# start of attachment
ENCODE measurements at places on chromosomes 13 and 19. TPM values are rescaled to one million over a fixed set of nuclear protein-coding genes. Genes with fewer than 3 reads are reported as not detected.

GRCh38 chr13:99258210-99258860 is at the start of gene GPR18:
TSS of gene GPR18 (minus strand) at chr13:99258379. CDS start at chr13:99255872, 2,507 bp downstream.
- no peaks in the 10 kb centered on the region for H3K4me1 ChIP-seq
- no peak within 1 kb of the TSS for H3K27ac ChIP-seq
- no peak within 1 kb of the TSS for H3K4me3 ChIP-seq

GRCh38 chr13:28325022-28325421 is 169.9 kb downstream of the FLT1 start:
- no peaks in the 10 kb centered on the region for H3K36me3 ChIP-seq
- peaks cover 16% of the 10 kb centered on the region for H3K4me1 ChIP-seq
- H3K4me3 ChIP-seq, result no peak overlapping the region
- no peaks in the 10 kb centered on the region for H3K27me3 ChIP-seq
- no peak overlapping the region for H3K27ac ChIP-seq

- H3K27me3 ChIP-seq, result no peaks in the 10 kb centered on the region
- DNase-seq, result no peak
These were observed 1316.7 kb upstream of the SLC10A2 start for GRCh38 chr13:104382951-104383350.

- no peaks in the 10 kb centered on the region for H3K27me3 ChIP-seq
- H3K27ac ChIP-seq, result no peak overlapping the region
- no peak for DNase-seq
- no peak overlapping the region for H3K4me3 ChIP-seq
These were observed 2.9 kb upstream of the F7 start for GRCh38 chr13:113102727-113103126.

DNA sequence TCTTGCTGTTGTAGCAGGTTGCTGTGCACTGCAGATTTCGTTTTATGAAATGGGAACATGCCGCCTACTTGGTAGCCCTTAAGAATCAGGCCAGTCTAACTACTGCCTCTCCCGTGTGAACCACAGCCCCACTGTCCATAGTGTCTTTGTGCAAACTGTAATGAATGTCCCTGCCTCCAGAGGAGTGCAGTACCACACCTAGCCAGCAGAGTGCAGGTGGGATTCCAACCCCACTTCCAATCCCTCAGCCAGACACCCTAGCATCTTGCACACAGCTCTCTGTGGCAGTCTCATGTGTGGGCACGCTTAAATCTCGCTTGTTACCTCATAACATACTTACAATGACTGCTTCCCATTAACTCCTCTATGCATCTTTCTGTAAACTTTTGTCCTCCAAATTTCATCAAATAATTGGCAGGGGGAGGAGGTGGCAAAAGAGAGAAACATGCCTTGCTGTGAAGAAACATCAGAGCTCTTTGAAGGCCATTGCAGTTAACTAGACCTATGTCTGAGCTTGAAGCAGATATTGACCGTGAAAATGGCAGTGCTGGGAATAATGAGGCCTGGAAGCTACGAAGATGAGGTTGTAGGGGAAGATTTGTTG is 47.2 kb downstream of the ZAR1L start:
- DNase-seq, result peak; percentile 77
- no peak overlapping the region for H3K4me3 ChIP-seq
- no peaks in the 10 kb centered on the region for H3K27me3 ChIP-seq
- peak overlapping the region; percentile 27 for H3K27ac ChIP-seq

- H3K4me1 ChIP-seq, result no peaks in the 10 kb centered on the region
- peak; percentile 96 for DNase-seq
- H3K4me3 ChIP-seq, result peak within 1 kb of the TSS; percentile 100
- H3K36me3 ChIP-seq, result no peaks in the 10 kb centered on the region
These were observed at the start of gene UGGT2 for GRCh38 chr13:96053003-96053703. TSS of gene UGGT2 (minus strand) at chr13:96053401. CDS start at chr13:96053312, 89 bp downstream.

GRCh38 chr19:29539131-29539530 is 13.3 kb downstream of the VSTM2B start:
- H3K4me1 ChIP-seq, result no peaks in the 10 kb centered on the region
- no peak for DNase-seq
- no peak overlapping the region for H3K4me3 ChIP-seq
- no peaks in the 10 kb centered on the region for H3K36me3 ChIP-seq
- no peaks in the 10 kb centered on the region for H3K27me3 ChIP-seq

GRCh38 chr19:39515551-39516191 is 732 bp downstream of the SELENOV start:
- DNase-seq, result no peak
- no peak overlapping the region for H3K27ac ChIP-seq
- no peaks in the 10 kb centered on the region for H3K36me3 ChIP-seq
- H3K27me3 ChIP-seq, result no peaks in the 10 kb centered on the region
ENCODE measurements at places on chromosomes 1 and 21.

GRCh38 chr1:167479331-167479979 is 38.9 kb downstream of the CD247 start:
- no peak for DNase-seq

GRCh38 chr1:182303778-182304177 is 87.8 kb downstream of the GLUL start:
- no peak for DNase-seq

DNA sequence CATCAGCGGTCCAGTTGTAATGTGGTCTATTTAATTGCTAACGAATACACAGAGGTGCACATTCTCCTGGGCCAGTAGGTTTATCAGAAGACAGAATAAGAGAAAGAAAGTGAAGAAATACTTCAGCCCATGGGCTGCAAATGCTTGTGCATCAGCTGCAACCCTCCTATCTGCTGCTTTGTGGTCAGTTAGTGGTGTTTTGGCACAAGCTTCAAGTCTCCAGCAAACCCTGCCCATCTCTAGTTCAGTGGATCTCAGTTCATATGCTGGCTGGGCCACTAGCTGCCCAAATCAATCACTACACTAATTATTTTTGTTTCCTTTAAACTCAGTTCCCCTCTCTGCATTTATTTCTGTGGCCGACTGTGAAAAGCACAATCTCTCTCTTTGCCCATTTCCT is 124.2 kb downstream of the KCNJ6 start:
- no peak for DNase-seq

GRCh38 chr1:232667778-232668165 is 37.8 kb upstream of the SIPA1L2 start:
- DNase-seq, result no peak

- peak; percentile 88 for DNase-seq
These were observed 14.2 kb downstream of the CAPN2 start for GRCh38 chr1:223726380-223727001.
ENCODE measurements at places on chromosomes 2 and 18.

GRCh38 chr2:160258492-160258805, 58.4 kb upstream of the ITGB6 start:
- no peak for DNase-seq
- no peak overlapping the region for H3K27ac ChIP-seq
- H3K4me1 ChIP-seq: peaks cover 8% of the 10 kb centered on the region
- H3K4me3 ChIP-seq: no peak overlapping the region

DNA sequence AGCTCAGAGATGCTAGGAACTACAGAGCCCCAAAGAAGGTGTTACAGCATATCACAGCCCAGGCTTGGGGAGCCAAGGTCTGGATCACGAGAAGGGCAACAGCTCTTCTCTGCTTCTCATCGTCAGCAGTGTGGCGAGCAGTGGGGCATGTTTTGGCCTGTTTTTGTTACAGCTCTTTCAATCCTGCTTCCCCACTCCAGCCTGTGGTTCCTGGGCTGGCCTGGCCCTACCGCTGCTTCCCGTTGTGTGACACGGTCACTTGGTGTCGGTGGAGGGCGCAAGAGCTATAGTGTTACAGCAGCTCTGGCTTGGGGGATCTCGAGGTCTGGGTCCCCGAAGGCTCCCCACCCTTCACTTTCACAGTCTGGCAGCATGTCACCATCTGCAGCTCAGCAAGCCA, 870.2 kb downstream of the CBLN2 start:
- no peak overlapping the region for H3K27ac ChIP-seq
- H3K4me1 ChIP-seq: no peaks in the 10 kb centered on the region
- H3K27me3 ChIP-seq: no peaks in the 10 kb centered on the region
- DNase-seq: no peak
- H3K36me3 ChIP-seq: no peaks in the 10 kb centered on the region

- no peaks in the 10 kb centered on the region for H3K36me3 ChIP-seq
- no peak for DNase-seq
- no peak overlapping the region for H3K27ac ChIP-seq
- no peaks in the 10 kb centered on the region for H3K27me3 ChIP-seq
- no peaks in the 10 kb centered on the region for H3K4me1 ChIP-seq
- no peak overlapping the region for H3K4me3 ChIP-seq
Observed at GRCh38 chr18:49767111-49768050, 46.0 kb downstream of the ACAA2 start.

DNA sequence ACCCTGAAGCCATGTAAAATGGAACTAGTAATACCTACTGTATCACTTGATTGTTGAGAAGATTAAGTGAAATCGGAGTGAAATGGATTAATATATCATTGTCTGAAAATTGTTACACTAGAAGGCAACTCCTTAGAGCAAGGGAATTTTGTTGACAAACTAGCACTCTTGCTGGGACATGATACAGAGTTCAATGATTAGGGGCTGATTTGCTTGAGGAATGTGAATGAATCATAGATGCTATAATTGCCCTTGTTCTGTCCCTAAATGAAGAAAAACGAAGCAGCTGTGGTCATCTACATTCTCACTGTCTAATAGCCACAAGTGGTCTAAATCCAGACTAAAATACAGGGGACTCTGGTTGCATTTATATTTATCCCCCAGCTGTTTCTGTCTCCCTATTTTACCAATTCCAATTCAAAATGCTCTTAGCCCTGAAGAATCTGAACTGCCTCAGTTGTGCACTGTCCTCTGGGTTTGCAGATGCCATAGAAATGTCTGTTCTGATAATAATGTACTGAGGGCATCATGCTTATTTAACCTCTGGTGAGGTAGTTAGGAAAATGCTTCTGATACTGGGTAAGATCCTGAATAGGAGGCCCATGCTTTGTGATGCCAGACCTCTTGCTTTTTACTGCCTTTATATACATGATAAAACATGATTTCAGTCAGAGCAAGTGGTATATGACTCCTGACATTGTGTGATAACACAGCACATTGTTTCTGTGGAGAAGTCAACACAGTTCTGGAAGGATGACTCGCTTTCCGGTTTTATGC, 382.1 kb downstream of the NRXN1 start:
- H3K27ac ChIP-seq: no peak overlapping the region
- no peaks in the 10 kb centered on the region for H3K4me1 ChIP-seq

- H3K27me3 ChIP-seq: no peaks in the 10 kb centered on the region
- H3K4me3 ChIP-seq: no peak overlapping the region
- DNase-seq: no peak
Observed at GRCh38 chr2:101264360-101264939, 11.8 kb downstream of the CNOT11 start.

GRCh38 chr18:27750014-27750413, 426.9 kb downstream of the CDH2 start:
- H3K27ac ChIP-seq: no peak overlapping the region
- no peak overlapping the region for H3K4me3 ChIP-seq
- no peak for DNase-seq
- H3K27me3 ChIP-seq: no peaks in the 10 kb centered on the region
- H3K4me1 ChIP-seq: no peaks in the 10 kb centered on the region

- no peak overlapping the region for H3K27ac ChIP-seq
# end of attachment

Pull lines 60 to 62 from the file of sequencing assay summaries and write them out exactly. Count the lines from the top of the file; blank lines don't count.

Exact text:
- no peak overlapping the region for H3K27ac ChIP-seq
- H3K4me1 ChIP-seq: no peaks in the 10 kb centered on the region
- H3K27me3 ChIP-seq: no peaks in the 10 kb centered on the region